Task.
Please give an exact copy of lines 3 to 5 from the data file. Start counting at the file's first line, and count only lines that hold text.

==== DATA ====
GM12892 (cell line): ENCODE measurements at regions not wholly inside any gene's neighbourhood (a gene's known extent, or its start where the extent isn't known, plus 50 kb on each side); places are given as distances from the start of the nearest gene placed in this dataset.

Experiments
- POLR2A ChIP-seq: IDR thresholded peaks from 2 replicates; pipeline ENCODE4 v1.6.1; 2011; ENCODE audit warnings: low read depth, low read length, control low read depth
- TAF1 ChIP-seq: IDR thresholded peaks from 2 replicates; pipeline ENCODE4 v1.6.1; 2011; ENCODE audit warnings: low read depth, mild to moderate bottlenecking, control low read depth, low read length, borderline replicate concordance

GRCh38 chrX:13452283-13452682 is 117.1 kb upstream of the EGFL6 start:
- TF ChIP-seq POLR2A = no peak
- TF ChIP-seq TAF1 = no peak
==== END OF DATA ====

- POLR2A ChIP-seq: IDR thresholded peaks from 2 replicates; pipeline ENCODE4 v1.6.1; 2011; ENCODE audit warnings: low read depth, low read length, control low read depth
- TAF1 ChIP-seq: IDR thresholded peaks from 2 replicates; pipeline ENCODE4 v1.6.1; 2011; ENCODE audit warnings: low read depth, mild to moderate bottlenecking, control low read depth, low read length, borderline replicate concordance

GRCh38 chrX:13452283-13452682 is 117.1 kb upstream of the EGFL6 start: